It Is Not Black and White: Discrimination and Distress in Hawai'i

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Abstract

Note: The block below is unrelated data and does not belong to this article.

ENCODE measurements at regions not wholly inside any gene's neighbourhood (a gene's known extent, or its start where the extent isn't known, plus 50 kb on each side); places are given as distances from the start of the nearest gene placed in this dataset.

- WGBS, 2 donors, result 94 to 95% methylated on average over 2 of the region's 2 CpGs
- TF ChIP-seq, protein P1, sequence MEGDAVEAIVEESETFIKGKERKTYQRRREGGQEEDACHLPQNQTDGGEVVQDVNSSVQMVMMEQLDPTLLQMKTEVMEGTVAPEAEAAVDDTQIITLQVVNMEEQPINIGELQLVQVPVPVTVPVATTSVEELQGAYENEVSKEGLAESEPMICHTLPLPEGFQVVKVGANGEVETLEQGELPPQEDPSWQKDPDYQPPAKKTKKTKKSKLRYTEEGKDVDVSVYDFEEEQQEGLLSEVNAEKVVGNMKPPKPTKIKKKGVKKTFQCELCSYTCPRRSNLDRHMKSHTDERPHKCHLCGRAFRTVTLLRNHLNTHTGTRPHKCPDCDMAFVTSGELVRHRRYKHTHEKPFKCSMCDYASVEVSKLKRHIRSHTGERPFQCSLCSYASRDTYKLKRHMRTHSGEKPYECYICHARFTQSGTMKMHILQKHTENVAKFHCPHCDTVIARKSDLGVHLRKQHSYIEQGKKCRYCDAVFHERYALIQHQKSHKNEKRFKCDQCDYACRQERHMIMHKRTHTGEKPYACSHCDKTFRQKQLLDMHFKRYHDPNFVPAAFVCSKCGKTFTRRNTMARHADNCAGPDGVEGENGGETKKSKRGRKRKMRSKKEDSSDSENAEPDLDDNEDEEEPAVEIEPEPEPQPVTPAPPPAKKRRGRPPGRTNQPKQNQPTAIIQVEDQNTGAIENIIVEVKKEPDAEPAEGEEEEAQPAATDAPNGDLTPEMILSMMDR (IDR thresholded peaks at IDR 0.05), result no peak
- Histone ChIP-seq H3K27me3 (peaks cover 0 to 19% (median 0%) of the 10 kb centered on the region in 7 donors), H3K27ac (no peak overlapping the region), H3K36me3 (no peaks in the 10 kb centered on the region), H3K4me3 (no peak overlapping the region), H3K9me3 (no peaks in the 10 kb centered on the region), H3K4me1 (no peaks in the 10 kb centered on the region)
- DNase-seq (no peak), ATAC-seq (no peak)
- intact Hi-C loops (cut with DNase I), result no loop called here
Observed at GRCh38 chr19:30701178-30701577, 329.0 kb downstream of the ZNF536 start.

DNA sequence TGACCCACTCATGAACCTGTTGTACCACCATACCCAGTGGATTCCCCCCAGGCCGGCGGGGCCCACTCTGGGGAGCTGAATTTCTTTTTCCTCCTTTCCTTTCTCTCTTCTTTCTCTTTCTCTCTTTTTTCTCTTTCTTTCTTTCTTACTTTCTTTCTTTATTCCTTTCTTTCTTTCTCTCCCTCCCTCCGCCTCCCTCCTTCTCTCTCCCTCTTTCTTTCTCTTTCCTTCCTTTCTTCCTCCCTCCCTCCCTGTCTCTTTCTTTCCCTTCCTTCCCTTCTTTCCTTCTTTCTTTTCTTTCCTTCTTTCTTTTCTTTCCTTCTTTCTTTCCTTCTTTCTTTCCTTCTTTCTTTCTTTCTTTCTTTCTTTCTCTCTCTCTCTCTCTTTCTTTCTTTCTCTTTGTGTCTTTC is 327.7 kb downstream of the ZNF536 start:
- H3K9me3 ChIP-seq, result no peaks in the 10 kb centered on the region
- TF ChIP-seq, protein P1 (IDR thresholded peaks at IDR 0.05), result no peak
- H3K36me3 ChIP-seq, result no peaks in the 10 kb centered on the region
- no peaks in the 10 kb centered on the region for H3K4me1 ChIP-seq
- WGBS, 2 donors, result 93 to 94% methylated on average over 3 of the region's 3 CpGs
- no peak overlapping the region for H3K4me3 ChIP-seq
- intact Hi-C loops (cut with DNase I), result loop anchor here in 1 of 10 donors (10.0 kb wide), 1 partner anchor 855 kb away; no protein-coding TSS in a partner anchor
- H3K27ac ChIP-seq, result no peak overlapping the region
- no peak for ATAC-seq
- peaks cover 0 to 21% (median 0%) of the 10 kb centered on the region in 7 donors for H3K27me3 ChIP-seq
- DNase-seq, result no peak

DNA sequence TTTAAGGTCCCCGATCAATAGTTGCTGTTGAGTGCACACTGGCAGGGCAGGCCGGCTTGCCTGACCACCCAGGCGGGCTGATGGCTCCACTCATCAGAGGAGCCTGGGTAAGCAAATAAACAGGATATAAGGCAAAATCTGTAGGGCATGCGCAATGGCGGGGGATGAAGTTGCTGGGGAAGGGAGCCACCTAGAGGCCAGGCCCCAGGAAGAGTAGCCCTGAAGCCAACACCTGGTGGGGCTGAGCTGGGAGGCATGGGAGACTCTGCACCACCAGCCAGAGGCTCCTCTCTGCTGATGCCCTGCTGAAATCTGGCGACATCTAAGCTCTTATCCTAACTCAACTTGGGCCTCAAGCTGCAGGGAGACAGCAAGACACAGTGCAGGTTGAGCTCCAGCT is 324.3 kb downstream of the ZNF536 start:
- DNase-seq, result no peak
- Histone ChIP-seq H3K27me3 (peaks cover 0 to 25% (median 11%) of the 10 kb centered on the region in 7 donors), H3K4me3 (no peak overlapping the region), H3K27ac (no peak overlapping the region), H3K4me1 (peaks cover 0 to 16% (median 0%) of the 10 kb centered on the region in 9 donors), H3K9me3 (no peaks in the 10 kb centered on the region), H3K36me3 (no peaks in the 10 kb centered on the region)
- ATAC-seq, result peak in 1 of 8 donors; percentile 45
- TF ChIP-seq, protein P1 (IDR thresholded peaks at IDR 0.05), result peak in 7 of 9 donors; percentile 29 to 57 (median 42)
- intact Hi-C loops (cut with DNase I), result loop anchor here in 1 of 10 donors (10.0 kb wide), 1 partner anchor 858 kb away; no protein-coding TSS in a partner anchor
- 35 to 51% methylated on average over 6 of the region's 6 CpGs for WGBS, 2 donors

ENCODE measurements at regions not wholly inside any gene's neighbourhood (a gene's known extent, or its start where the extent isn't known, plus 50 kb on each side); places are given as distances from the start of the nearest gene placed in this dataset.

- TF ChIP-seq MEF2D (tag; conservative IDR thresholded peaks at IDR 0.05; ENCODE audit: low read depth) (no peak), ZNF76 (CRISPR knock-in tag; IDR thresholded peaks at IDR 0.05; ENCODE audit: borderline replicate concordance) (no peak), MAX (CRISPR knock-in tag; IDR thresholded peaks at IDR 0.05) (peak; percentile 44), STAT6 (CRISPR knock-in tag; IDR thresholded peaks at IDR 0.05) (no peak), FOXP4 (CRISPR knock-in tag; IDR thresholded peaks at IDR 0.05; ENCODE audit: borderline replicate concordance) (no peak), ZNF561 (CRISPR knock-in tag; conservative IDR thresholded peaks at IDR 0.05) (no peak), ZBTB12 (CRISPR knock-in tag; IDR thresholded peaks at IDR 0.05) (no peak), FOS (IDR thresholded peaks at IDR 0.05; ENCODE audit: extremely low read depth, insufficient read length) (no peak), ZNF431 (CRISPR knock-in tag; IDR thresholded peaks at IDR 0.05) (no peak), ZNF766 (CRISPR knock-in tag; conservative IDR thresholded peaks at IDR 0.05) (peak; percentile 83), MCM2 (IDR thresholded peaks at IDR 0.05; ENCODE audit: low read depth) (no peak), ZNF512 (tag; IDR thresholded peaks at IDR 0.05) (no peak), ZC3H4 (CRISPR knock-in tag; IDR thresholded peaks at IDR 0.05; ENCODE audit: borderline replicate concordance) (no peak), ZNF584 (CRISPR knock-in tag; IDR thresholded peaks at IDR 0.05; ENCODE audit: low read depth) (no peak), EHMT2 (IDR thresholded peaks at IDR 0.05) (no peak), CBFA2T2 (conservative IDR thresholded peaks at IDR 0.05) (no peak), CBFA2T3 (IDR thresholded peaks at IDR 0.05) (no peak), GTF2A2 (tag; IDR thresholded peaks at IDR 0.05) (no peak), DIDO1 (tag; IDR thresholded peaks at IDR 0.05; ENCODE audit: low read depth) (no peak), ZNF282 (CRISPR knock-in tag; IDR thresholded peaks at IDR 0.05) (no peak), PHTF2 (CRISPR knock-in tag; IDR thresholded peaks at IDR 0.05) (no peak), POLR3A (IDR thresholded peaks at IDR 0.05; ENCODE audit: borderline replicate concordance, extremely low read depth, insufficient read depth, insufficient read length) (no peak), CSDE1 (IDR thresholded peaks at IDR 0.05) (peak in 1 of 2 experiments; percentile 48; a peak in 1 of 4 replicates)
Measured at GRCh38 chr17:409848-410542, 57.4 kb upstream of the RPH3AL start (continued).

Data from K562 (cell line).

Objective: This study investigates whether the strength of the relationship between perceived discrimination and psychological distress varies by race/ethnicity, gender, and the number of years of residence in Hawai'i. Method: Our sample consisted of 1,036 undergraduate students at a university in Hawai'i and the survey was conducted in 2012–2013. The sample was composed of 55% women and the average age was 21. The students reported their racial/ethnic backgrounds as White (19%), Japanese (21%), Filipino (16%), Chinese (10%), Native Hawaiian (14%), Pacific Islander (4%), other Asian (6%), and other race/ethnicity (10%). Results: Interaction effect results revealed that Whites who had experienced everyday discrimination had higher levels of psychological distress than racial ethnic minorities. Women who had experienced everyday discrimination were more distressed than men and more distressed by a lower threshold level of discrimination. Furthermore, those who had lived in Hawai'i for a longer duration and experienced everyday discrimination were more distressed. Conclusions: Our findings draw attention to how the psychological effects of discrimination vary by racial/ethnic group, gender, and location in the United States. The relationship between everyday discrimination and higher levels of psychological distress especially among those who have lived in Hawai'i longer, women, and Whites indicates that targeted medical and social interventions are needed to protect the mental health of college students.

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